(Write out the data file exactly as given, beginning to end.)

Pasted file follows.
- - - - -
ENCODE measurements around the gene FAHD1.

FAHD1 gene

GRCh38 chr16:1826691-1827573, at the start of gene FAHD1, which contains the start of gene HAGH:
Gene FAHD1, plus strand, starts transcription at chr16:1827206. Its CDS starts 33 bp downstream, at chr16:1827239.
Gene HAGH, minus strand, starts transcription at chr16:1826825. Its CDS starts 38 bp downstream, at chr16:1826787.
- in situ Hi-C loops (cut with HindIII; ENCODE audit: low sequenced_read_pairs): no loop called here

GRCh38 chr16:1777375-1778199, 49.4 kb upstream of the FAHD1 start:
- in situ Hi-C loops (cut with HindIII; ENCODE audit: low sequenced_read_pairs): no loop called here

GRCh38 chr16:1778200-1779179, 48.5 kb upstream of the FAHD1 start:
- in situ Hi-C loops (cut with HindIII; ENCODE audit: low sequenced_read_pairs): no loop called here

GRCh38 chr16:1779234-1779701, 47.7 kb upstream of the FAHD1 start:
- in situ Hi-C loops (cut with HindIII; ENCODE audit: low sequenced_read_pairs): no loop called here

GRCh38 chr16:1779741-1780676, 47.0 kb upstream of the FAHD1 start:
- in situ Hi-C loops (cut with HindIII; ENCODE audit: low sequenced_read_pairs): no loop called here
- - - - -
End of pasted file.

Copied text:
ENCODE measurements around the gene FAHD1.

FAHD1 gene

GRCh38 chr16:1826691-1827573, at the start of gene FAHD1, which contains the start of gene HAGH:
Gene FAHD1, plus strand, starts transcription at chr16:1827206. Its CDS starts 33 bp downstream, at chr16:1827239.
Gene HAGH, minus strand, starts transcription at chr16:1826825. Its CDS starts 38 bp downstream, at chr16:1826787.
- in situ Hi-C loops (cut with HindIII; ENCODE audit: low sequenced_read_pairs): no loop called here

GRCh38 chr16:1777375-1778199, 49.4 kb upstream of the FAHD1 start:
- in situ Hi-C loops (cut with HindIII; ENCODE audit: low sequenced_read_pairs): no loop called here

GRCh38 chr16:1778200-1779179, 48.5 kb upstream of the FAHD1 start:
- in situ Hi-C loops (cut with HindIII; ENCODE audit: low sequenced_read_pairs): no loop called here

GRCh38 chr16:1779234-1779701, 47.7 kb upstream of the FAHD1 start:
- in situ Hi-C loops (cut with HindIII; ENCODE audit: low sequenced_read_pairs): no loop called here

GRCh38 chr16:1779741-1780676, 47.0 kb upstream of the FAHD1 start:
- in situ Hi-C loops (cut with HindIII; ENCODE audit: low sequenced_read_pairs): no loop called here